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Thursday, May 2, 2024

Thursday, May 2, 2024

The Authoritarian Personality Comes to College

Less than 24 hours after my last post, dissenting political opinion faced violent suppression on both coasts of the United States.  In New York, Columbia's President called in the NYPD to take control of Columbia's campus.  In Los Angeles, UCLA did little  to prevent violent thugs from attacking the divestment encampment with fireworks, chemical agents, and clubs, all while spewing hate speech at the protesters. Police, when they arrived, did little to stop the attacks for at least an hour.  (for video see) Then on May 1, the UCLA administration called in the police  to remove the encampment, something they accomplished through force--including flash bombs, batons, rubber bullets--in the morning of May 2.  We are left with the example of the leaders of two leading universities either calling for, or implicitly accepting, state and right wing violence against free speech.

As I indicated in my last post, the current suppression of divestment encampments and the mobilization of anti-Semitism against them (despite the many Jewish alumni, faculty, and students who participate in and support the the divestment movement), must be seen against the years long right wing attempt to destroy higher education as source of independent thinking.  As is often the case, Chris Rufo helpfully made this point clear in his recent tweet on the difference between Columbia and the University of Florida, where he praised the latter because as he put it: "This is a leadership cascade: @govGovRonDesantis sets the vision, @BenSasse enacts the policy, and the aptly-named Steve Orlando reproduces the tone.  Coordinated Movement. Clear incentives.  Perfect contrast with Columbia."  It is hard to find a clearer description of state controlled education than that.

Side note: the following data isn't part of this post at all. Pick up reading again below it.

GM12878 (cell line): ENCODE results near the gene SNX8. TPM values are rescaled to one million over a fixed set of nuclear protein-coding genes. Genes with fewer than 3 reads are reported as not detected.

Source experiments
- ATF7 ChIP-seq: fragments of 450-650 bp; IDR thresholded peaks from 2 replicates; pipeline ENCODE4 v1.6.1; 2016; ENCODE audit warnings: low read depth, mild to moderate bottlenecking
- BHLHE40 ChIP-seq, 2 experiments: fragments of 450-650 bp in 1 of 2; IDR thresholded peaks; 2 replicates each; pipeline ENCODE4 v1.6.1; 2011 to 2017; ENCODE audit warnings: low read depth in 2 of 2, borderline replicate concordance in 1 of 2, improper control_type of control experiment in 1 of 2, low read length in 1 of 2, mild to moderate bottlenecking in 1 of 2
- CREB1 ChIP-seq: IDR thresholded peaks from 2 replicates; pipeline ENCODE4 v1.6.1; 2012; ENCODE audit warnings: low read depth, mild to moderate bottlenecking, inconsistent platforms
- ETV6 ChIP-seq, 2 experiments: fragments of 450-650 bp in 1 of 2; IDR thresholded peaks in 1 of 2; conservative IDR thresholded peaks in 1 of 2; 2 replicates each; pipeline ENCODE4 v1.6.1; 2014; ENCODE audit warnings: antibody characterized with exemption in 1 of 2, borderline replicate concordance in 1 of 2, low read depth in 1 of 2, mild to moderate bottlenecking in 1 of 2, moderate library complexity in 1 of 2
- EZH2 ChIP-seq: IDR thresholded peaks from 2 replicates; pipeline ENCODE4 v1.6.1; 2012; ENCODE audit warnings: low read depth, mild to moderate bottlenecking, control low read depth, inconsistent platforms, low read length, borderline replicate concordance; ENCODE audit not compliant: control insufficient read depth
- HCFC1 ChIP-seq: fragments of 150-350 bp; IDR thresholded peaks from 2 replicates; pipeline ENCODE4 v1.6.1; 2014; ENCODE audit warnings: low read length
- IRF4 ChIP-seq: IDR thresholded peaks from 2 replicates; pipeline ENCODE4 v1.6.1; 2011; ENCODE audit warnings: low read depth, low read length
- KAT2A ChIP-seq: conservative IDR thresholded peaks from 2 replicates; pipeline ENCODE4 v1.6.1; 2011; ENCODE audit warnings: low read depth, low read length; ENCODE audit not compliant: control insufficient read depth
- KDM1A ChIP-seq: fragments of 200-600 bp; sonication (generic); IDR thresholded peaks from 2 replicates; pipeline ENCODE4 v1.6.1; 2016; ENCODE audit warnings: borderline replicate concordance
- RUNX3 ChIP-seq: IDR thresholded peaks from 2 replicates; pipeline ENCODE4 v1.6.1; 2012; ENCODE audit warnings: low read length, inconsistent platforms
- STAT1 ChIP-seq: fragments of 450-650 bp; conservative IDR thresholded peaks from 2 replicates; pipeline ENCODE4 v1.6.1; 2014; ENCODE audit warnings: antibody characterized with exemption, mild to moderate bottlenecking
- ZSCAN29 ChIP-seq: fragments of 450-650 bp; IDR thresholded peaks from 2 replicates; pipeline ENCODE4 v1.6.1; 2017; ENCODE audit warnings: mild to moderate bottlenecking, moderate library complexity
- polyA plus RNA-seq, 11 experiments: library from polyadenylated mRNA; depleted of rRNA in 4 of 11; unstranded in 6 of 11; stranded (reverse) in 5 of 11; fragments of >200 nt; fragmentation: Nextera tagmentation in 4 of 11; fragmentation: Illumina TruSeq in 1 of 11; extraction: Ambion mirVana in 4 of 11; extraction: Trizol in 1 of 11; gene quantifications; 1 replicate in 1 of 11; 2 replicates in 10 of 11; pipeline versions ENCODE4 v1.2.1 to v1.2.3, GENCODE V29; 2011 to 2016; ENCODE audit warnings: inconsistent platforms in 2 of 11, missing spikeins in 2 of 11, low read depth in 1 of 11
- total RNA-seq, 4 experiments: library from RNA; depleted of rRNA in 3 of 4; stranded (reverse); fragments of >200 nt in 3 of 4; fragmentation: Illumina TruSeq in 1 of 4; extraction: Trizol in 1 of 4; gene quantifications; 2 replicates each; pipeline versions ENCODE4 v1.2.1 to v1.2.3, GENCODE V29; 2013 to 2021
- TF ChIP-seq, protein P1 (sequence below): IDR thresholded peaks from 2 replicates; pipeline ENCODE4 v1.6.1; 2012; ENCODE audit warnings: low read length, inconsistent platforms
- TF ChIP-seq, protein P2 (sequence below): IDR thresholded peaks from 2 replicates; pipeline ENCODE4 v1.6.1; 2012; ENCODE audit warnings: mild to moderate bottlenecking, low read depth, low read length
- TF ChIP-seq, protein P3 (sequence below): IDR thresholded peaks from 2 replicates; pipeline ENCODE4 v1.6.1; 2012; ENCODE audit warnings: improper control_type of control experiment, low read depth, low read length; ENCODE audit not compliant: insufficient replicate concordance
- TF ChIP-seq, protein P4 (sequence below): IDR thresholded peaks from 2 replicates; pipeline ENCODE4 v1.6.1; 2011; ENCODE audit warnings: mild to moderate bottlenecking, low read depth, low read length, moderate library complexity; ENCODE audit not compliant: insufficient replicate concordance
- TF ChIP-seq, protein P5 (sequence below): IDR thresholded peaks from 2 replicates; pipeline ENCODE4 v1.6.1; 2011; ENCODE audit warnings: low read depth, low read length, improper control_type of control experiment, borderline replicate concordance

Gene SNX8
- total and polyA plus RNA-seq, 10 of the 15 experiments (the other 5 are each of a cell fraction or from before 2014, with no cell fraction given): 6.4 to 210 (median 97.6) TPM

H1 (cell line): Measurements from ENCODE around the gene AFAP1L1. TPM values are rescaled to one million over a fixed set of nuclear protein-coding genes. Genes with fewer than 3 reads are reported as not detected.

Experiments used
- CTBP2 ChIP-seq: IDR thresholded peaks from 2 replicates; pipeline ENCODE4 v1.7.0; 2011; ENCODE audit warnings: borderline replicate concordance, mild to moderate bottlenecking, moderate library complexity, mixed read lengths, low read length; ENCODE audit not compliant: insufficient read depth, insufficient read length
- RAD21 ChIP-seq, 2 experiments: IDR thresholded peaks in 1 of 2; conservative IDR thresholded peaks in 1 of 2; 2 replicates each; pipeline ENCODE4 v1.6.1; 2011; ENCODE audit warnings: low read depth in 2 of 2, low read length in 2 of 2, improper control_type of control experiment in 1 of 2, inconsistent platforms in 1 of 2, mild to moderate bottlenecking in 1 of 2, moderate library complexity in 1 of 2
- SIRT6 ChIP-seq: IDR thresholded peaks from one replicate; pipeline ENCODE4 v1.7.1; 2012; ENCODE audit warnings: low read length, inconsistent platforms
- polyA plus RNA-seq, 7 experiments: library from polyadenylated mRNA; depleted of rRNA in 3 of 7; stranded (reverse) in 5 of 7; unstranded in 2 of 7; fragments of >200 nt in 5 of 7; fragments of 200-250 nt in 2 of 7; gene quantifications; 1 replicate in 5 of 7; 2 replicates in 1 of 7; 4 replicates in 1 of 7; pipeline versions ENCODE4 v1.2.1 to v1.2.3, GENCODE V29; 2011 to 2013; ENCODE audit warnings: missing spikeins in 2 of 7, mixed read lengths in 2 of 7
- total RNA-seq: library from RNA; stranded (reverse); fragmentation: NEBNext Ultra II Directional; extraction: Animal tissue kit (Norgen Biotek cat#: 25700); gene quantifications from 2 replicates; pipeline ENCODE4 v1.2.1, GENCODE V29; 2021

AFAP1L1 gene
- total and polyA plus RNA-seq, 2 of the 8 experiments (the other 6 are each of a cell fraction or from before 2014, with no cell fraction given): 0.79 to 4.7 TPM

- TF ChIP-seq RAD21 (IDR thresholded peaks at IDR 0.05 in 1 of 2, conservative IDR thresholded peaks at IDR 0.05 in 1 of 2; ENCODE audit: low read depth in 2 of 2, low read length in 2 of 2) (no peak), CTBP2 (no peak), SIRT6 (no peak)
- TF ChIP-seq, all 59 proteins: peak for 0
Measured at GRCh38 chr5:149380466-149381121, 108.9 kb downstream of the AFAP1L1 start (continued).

But with all of that said, yesterday marked something different.  The combination of police violence and vigilante activity directed against dissenting speech was outrageous.  To be sure, this combination is not new in the United States as Steven Hahn has recently reminded us.  Nor can we be shocked that campus administrations have turned to force to control their space. There was another danger this week.  For years, free speech warriors and nattering nabobs of neutrality have been complaining about the heckler's veto.  I share those concerns.  But this week we saw the result of one of the largest heckler's vetoes in recent history: as two universities responded to violence and condemnation of protest by shutting down the protest itself.  No clearer message can be sent to those who disapprove of both dissent and American colleges and universities that their aggression will get them what they want.

We need to be clear that when the campus administrations declare the encampments unlawful or in trespass, they are marking them as objects for violence.  This action is not some purported neutrality.  Instead it casts them out of the community and imagines them as outside the law.  The violence--both state and mob--is a failure of leadership at the highest levels of both universities.  Chancellors, Presidents, and Governing Boards share in the responsibility.    


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